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Outliers

2008.12.09 Comments off

image I’m not particularly interested in reviewing Malcolm Gladwell’s latest pop-sociology treatise, Outliers.  Who needs another review when such outstanding writers as Stephen Kotkin, Michiko Kakutani, and our buddy Joel Spolsky have all weighed in?

Instead, I thought I might critique the critics.

In order to critique the critics, however, I will have to at least briefly review the book.  So, here goes.

I read Outliers.  It was a fun and insightful read.  The author’s thesis is that innate talent isn’t sufficient to create success, but instead hard work and good fortune are also required.  Gladwell points out and refutes two common misconceptions: that the gifted rise effortlessly to the top, and that if you aren’t the very best and brightest you have no chance of success.

Through anecdotes and some simple statistics, Gladwell demonstrates that the Beatles and Bill Gates weren’t just born lucky and brilliant, but had to work really hard as well; that the best educated and “most likely to succeed” attorneys in New York didn’t rise to the top; and that the most intelligent man in the world couldn’t finish college and worked for years as a bouncer.

Outliers didn’t purport to be a piece of scientific research.  However, reading the reviews, you’d think that Gladwell had published this work in the Journal of the International Neuropsychological Society.  Kotkin, Kakutani, and Spolsky all tear the book to shreds for failing to scientifically prove its thesis, and for relying overmuch on anecdote.

Kakutani concludes that Gladwell is postulating a “theory of social predestination” which turns “individuals into pawns of their cultural heritage” when he describes the failure of Columbian airline pilots to challenge the air traffic control in New York or a Korean pilot to challenge his captain.  But Gladwell didn’t arrive at that conclusion.  He merely quotes the exhaustive research done by airline safety professionals who arrived at precisely that conclusion.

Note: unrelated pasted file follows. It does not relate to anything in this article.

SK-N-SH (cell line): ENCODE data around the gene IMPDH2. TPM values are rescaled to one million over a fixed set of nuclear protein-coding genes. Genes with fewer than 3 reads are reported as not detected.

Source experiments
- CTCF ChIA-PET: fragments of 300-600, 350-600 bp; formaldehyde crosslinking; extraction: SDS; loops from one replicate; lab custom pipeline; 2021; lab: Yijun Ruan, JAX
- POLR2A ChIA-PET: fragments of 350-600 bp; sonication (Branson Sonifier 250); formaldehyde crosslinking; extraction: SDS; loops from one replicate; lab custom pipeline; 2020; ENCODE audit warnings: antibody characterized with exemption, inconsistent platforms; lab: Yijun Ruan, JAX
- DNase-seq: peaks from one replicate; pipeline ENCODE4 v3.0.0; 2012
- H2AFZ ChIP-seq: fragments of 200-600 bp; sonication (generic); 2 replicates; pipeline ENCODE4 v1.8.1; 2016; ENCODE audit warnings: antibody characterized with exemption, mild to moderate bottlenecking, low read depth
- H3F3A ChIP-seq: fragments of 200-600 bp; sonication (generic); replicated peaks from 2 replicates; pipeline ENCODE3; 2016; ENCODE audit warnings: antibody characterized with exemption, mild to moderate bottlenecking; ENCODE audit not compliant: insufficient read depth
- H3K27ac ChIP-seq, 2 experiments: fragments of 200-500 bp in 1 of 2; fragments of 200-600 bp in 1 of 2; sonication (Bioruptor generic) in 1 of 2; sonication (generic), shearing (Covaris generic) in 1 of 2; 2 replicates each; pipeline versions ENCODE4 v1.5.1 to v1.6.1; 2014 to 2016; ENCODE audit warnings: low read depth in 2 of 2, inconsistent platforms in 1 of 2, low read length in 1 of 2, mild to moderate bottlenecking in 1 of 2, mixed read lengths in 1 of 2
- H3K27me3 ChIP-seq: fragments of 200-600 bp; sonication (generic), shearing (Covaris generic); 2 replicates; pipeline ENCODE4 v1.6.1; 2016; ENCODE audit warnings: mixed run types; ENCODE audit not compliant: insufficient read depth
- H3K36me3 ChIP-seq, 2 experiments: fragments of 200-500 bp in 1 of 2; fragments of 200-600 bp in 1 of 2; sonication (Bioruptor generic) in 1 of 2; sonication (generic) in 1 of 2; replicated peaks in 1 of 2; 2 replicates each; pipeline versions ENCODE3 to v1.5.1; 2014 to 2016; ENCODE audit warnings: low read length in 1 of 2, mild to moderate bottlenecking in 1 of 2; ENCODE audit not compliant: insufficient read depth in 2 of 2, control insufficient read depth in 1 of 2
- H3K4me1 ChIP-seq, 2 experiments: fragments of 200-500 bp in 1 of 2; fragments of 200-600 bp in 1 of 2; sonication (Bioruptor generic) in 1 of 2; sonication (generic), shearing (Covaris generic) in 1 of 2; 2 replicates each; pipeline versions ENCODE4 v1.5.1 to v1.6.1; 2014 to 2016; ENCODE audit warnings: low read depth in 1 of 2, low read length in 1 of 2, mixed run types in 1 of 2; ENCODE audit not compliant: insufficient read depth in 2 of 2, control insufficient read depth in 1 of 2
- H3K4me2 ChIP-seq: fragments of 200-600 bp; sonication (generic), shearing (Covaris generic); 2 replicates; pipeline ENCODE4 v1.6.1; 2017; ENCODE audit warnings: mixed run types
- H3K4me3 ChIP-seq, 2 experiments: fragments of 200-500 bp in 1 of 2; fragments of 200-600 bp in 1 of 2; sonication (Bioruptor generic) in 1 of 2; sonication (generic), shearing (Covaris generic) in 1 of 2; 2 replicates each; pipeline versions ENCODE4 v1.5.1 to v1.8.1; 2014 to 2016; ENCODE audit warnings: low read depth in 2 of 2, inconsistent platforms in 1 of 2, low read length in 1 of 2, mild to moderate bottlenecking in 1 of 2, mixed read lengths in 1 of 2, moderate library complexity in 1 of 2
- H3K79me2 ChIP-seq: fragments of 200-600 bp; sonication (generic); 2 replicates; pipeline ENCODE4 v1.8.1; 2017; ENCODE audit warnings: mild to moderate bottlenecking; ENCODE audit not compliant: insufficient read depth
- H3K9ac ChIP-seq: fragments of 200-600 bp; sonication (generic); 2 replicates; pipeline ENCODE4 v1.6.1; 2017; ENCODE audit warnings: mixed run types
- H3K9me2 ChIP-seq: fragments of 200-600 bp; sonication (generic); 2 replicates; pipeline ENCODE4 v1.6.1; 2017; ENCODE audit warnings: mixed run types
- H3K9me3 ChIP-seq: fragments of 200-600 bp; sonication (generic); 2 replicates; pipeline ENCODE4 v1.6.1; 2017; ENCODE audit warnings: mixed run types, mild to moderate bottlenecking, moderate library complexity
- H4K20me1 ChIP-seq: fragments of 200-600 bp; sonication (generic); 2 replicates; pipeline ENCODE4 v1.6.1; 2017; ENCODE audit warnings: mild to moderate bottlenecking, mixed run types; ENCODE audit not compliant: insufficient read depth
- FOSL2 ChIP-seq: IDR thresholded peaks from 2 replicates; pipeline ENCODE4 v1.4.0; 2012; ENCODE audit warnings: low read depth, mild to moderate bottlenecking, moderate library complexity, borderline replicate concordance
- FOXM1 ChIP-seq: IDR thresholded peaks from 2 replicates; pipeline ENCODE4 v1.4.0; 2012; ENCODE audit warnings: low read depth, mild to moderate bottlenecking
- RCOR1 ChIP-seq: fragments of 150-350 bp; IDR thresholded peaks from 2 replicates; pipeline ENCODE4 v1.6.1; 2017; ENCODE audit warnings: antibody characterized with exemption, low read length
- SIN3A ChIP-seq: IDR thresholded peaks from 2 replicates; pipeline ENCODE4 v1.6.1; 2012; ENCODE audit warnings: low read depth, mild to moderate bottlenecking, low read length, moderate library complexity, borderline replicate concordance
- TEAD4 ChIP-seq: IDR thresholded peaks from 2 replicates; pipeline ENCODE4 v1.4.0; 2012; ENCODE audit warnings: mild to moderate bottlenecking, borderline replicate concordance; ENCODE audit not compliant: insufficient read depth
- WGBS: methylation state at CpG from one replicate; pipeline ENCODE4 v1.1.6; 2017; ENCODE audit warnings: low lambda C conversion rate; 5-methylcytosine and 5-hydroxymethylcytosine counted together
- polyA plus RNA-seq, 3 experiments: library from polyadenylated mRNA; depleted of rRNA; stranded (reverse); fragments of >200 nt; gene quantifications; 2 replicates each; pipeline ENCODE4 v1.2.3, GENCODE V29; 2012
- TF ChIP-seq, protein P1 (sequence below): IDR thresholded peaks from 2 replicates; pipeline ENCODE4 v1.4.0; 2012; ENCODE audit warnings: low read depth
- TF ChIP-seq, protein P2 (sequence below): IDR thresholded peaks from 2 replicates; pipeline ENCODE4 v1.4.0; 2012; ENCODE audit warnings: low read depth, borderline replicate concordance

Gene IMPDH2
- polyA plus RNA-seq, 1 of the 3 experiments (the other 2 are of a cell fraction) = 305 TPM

Kotkin writes:

If some points border on the obvious, others seem a stretch. Asian children’s high scores at math, Mr. Gladwell would have us believe, derive from work in rice paddies. Never mind that few of the test takers or their urban parents in Hong Kong, Singapore or Tokyo have ever practiced wet-rice agriculture. Noting that math test scores correlate with how long students will sit for any kind of exam, Mr. Gladwell points to an Asian culture of doggedness, which he attributes to cultural legacies of rice cultivation.

Having grown up close to a couple of Asian families, I can assure the reader and Mr. Kotkin that there is indeed a “culture of doggedness” to be found in many Asian families.  I found Gladwell’s arguments very compelling: rice farming, unlike all other forms of farming or hunting / gathering, requires a stupendous amount of work, encouraging a work ethic that, after thousands of years, has permeated the culture even though “few of the test takers or their urban parents in Hong Kong, Singapore or Tokyo have ever practiced wet-rice agriculture”.

Is such a thesis even provable?  Is proof even the point of a book like Outliers?

Joel Spolsky seems to think so.  Even though he admits that